UK looks at private control of highways
LONDON (AP) -- British Prime Minister David Cameron outlined proposals Monday for putting private companies in charge of the country's roads in a bid to attract investment and heal public finances.
Cameron told the Institution of Civil Engineers that the government cannot afford to improve the road system without money from the private sector and that gridlock on some routes is hampering economic recovery.
"We need to look urgently at the options for getting large-scale private investment into the national roads network - from sovereign wealth funds, pension funds, and other investors," he said.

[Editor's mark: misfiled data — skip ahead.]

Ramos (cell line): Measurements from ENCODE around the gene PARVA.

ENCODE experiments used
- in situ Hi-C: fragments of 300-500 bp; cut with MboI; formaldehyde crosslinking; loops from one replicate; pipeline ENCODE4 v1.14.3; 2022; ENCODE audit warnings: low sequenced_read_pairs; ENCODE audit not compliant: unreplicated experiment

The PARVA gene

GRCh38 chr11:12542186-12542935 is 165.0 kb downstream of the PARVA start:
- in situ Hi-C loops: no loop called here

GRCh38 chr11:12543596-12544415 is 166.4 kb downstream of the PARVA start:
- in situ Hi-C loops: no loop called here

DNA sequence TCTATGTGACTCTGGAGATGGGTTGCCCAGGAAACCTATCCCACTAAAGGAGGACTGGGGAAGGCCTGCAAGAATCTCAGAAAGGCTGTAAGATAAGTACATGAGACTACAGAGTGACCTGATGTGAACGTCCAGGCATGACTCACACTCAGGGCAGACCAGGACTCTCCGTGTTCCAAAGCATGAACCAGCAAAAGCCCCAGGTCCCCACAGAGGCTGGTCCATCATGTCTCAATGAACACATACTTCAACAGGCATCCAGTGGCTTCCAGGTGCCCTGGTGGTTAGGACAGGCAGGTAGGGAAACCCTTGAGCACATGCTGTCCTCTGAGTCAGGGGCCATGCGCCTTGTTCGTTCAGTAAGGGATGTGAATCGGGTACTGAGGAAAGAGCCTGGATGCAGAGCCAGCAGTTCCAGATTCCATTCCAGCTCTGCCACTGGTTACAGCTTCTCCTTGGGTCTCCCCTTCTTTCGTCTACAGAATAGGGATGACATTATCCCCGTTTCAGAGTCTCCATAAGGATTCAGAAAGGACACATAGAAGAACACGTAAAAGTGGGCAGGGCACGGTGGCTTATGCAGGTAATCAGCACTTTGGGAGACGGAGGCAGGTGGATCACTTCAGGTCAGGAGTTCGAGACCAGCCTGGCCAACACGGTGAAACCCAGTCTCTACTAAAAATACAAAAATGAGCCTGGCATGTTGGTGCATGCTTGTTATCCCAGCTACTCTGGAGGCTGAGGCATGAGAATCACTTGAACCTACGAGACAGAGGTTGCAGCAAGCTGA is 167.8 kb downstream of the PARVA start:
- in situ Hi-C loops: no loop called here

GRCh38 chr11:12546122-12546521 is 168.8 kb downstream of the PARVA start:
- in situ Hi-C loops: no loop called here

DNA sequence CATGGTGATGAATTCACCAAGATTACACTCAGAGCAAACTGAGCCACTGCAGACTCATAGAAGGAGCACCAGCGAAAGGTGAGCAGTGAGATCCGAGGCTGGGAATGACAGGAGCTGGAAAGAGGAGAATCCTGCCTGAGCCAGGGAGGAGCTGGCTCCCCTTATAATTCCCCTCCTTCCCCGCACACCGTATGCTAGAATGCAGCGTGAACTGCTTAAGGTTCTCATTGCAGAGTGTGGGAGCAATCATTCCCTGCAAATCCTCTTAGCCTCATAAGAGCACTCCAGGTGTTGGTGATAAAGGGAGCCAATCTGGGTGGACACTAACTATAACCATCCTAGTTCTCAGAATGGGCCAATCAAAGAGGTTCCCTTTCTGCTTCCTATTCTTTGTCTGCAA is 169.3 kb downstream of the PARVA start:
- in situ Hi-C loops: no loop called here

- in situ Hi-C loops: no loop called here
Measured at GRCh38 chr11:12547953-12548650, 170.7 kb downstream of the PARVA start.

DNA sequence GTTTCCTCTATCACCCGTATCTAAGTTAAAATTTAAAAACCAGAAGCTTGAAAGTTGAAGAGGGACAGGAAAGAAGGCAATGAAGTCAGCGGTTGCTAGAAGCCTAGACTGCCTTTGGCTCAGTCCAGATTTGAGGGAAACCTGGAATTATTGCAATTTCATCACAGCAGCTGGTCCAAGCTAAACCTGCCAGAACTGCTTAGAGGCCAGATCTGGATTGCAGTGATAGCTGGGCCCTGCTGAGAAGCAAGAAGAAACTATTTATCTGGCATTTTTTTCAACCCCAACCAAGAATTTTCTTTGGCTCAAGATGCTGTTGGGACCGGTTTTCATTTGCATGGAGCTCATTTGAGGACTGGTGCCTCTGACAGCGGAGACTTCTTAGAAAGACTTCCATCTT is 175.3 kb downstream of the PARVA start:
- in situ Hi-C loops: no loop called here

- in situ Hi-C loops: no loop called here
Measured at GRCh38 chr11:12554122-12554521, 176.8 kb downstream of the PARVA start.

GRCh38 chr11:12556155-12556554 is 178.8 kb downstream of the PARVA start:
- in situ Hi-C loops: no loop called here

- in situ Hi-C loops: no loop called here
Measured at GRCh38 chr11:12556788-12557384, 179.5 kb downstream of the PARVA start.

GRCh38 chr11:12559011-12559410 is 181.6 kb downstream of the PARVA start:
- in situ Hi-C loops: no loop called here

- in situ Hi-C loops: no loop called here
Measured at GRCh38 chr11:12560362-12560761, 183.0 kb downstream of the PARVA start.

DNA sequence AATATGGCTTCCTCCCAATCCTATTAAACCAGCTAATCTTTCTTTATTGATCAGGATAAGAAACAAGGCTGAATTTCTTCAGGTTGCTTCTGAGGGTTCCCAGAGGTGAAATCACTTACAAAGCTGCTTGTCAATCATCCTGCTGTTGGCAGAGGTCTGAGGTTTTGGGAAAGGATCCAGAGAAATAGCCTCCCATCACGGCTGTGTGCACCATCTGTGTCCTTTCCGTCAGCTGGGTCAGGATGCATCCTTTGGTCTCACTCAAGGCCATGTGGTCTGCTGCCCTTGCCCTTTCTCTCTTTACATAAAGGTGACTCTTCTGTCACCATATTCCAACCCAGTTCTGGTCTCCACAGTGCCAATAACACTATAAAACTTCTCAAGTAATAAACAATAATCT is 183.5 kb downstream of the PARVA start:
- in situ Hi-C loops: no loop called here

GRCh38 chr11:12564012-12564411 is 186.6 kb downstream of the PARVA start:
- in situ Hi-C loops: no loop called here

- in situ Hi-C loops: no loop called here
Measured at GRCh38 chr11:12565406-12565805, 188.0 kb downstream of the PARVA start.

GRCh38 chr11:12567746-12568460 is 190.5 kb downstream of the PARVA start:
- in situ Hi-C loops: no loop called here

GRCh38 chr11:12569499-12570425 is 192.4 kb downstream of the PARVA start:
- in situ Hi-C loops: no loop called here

Cameron has asked officials to draw up plans to shake up how roads are built and maintained.
Officials envision granting long-term leases to private operators. Government revenues now devoted to highway construction and maintenance would be channeled to the private companies, and tolls would be allowed only on new highways.
Cameron said he would also look at ways to improve Britain's rail networks, broadband speeds and energy providers.
Under previous conservative governments, Britain put the rail system and the water and sewage utilities in private hands.
Opposition Labour Party legislator Maria Eagle criticized the latest proposal on roads, saying the government would do better to recognize that it has cut investment in infrastructure too deeply and too fast.
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